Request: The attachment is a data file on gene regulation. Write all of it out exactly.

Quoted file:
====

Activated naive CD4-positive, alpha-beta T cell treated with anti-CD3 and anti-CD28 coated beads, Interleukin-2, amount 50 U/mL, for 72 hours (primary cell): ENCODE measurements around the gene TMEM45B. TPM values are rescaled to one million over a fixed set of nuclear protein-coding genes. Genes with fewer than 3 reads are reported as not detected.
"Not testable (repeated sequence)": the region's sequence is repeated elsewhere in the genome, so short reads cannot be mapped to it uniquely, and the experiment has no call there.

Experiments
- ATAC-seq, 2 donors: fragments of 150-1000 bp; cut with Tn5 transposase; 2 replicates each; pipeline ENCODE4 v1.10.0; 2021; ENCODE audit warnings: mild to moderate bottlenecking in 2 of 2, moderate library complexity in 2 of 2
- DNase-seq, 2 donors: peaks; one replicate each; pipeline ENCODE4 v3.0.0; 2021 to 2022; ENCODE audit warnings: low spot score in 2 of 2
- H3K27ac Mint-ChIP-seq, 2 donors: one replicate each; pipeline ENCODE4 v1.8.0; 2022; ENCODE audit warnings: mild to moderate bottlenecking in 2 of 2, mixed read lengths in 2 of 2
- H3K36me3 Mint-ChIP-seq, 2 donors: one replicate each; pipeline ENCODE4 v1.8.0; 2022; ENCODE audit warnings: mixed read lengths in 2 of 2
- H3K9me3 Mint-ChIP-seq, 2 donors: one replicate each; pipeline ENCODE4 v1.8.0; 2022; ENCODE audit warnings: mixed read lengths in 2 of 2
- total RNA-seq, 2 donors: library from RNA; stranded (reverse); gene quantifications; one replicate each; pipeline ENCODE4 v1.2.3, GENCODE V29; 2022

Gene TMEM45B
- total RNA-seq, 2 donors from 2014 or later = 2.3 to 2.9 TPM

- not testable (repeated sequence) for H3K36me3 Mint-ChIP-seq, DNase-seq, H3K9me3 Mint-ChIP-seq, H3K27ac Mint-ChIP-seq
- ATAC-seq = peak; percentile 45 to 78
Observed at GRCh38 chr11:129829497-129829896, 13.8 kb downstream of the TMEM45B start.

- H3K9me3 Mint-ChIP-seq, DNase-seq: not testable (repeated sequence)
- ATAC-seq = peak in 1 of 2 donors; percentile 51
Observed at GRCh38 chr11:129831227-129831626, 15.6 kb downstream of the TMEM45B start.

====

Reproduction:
Activated naive CD4-positive, alpha-beta T cell treated with anti-CD3 and anti-CD28 coated beads, Interleukin-2, amount 50 U/mL, for 72 hours (primary cell): ENCODE measurements around the gene TMEM45B. TPM values are rescaled to one million over a fixed set of nuclear protein-coding genes. Genes with fewer than 3 reads are reported as not detected.
"Not testable (repeated sequence)": the region's sequence is repeated elsewhere in the genome, so short reads cannot be mapped to it uniquely, and the experiment has no call there.

Experiments
- ATAC-seq, 2 donors: fragments of 150-1000 bp; cut with Tn5 transposase; 2 replicates each; pipeline ENCODE4 v1.10.0; 2021; ENCODE audit warnings: mild to moderate bottlenecking in 2 of 2, moderate library complexity in 2 of 2
- DNase-seq, 2 donors: peaks; one replicate each; pipeline ENCODE4 v3.0.0; 2021 to 2022; ENCODE audit warnings: low spot score in 2 of 2
- H3K27ac Mint-ChIP-seq, 2 donors: one replicate each; pipeline ENCODE4 v1.8.0; 2022; ENCODE audit warnings: mild to moderate bottlenecking in 2 of 2, mixed read lengths in 2 of 2
- H3K36me3 Mint-ChIP-seq, 2 donors: one replicate each; pipeline ENCODE4 v1.8.0; 2022; ENCODE audit warnings: mixed read lengths in 2 of 2
- H3K9me3 Mint-ChIP-seq, 2 donors: one replicate each; pipeline ENCODE4 v1.8.0; 2022; ENCODE audit warnings: mixed read lengths in 2 of 2
- total RNA-seq, 2 donors: library from RNA; stranded (reverse); gene quantifications; one replicate each; pipeline ENCODE4 v1.2.3, GENCODE V29; 2022

Gene TMEM45B
- total RNA-seq, 2 donors from 2014 or later = 2.3 to 2.9 TPM

- not testable (repeated sequence) for H3K36me3 Mint-ChIP-seq, DNase-seq, H3K9me3 Mint-ChIP-seq, H3K27ac Mint-ChIP-seq
- ATAC-seq = peak; percentile 45 to 78
Observed at GRCh38 chr11:129829497-129829896, 13.8 kb downstream of the TMEM45B start.

- H3K9me3 Mint-ChIP-seq, DNase-seq: not testable (repeated sequence)
- ATAC-seq = peak in 1 of 2 donors; percentile 51
Observed at GRCh38 chr11:129831227-129831626, 15.6 kb downstream of the TMEM45B start.